Under Virginia Gov. Bob McDonnell's plan, owners of electric vehicles would be required to pay a $100 fee.
The Virginia House on Monday approved a transportation proposal that largely sticks to the plan that Gov. Bob McDonnell (R) introduced last month, which includes eliminating the state’s 17.5 cents-per-gallon gasoline tax and raising the statewide sales tax.
Meanwhile, in the Senate, a key Republican lawmaker has proposed a different solution: a 5.5 percent sales tax on the wholesale price of gasoline tied to inflation. The proposal, which is sponsored by Sen. Steve Newman (R-Lynchburg), is expected to come to a vote on the Senate floor today. The, members of a conference committee will likely have to reconcile their differences over the two bills.
One reason why Virginia Gov. Bob McDonnell is trying to eliminate the gas tax is because gasoline consumption is expected to fall as more people drive hybrid and electric cars. The growing popularity of such vehicles raises questions about the future of transportation funding in a region crushed by incessant congestion.
The McDonnell administration argues higher fuel efficiencies continue to eat into gas tax revenues. While electric cars represent less than 1 percent of all vehicles on the road now, that figure is expected to rise, further diminishing those returns, McDonnell adds. The governor's proposal also included a $100 registration fee on alternative fuel vehicles, but the House version passed Monday eliminates that provision.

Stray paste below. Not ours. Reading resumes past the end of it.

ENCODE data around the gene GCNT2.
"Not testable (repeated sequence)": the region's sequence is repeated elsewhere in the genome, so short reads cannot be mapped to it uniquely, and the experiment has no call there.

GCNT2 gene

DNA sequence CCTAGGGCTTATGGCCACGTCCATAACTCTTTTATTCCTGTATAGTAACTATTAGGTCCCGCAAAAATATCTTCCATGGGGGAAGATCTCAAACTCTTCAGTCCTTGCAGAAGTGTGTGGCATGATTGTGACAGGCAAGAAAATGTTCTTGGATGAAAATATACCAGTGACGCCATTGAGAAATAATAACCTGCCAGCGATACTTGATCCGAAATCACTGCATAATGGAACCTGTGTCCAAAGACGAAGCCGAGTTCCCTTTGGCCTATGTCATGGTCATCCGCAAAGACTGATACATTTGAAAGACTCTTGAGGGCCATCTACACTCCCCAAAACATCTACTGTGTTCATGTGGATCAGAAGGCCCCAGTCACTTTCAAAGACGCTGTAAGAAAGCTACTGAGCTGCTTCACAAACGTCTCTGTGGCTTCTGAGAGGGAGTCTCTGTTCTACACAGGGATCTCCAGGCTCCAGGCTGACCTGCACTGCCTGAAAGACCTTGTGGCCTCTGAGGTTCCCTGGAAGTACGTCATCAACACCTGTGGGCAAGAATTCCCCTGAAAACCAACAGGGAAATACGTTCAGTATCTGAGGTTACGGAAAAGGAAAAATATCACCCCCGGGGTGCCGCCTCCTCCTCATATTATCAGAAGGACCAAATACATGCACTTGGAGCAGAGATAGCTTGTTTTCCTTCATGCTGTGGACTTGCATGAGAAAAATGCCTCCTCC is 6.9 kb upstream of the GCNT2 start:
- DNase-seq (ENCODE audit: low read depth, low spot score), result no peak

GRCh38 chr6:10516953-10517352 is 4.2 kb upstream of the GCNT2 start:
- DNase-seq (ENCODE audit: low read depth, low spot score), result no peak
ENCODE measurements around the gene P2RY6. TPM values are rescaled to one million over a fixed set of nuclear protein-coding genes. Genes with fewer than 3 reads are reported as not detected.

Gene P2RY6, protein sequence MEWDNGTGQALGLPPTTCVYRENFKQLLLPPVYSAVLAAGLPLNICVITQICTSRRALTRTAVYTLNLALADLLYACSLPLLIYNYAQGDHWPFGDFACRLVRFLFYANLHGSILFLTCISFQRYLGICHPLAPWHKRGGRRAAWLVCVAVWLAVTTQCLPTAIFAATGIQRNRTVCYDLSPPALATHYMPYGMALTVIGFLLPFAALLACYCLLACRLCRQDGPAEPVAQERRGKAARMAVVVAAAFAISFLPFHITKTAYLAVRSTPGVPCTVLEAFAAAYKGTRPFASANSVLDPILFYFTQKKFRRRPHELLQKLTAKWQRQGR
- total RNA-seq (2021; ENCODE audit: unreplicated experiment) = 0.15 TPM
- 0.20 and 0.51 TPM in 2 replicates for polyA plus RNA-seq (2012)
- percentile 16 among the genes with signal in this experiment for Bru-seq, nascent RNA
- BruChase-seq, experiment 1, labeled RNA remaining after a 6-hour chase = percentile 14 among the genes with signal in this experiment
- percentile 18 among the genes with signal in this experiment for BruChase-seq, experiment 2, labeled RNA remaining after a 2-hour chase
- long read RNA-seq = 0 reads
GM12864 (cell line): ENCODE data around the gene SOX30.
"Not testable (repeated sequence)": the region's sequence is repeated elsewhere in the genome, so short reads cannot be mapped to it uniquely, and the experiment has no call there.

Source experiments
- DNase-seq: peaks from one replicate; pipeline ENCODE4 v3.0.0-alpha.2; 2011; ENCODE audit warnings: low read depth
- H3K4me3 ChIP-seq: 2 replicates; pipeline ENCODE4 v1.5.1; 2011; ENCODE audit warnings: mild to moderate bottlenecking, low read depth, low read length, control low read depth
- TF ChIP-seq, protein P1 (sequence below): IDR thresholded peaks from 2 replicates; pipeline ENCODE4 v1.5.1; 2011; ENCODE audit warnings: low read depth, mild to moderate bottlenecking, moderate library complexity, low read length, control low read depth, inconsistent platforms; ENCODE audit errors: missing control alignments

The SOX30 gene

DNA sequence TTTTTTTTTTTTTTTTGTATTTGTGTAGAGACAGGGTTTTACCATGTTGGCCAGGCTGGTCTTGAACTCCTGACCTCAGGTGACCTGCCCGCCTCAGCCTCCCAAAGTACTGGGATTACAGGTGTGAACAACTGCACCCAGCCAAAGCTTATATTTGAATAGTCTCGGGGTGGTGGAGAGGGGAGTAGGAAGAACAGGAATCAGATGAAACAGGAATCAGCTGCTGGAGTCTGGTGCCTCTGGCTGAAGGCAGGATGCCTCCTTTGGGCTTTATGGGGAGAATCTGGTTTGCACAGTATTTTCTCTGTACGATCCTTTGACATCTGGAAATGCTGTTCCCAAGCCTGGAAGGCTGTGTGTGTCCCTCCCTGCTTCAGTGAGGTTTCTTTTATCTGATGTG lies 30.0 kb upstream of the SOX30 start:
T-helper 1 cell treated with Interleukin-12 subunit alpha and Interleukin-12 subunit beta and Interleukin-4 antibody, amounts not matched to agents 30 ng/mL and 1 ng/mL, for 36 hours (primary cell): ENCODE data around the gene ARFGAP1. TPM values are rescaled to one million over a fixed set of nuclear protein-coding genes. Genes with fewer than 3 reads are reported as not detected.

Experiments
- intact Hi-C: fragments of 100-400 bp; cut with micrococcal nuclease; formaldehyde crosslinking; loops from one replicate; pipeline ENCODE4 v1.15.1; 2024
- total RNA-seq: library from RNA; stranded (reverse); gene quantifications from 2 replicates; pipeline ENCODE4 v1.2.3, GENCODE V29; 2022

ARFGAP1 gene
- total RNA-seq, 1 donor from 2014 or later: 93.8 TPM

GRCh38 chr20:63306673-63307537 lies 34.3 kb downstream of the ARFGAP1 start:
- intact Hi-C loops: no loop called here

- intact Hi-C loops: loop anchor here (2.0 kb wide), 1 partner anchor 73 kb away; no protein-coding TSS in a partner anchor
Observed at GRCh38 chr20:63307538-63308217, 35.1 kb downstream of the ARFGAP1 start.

Mahi Reddy is the founder of SemaConnect, a manufacturer of electric vehicle charging stations based in Bowie, Md. He says electric vehicles — or EVs — are becoming a more sensible choice for consumers.
"Previous generations of electric cars struggled because they used lead-acid batteries. They used nickel-metal hydride batteries, other technologies," Reddy says. "The new generation all use lithium batteries, the same lithium technology that is in your cell phone, that is in your laptop. And so that means these batteries are much lighter, they have much more range, and these cars are much better engineered, so they are practical cars you can use to commute to the office."
In his view, the biggest obstacle facing EVs is the lack of charging stations. A report by the Metropolitan Washington Council of Governments (pdf) found the region has strong protential for EV growth, but an "under-developed charging network" is one of several problems.
While the governor views improving fuel efficiency as a reason to eliminate the gas tax and charge hybrids and electrics a $100 registration fee, the Council of Governments executive director Chuck Bean takes the opposite position.
"In terms of transportation funding, all of the options need to be on the table: gas tax, sales tax," Bean says. "We are really in a crisis of transportation funding and need to be very creative. I would hesitate to reverse or eliminate any taxes because there is simply a great need for more funding."
Even if Virginia keeps its gas tax, Virginia will need other sources of revenue to maintain and build roads and rails, whether from higher sales taxes, tolls or more borrowing.